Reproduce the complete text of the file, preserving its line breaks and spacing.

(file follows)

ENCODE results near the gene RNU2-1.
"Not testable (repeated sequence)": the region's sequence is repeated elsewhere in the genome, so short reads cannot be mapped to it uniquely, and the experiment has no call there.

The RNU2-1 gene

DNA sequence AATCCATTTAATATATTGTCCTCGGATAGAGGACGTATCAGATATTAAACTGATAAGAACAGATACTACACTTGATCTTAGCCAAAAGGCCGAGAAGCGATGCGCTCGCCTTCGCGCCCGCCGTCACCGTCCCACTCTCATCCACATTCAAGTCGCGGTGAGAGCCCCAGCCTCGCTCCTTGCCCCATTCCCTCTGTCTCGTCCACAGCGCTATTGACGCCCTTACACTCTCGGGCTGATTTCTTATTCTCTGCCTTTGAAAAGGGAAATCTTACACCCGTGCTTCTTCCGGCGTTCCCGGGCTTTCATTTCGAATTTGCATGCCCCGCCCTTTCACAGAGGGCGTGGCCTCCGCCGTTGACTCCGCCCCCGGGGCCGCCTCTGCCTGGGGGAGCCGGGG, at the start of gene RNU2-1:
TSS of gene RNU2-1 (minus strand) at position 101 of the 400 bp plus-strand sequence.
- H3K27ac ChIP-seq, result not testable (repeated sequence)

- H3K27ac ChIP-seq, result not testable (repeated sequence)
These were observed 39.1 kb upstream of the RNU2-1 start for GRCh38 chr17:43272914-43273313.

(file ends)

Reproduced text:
ENCODE results near the gene RNU2-1.
"Not testable (repeated sequence)": the region's sequence is repeated elsewhere in the genome, so short reads cannot be mapped to it uniquely, and the experiment has no call there.

The RNU2-1 gene

DNA sequence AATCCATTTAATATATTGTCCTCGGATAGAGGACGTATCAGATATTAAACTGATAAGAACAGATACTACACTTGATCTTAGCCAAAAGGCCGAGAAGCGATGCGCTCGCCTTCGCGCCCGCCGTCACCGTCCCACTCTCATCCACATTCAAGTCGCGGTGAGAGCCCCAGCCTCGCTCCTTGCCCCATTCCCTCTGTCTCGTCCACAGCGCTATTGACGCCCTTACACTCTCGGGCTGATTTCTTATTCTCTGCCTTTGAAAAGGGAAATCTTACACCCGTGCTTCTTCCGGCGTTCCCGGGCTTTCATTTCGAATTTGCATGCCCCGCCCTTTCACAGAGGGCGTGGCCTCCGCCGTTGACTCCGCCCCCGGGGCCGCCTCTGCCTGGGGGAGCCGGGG, at the start of gene RNU2-1:
TSS of gene RNU2-1 (minus strand) at position 101 of the 400 bp plus-strand sequence.
- H3K27ac ChIP-seq, result not testable (repeated sequence)

- H3K27ac ChIP-seq, result not testable (repeated sequence)
These were observed 39.1 kb upstream of the RNU2-1 start for GRCh38 chr17:43272914-43273313.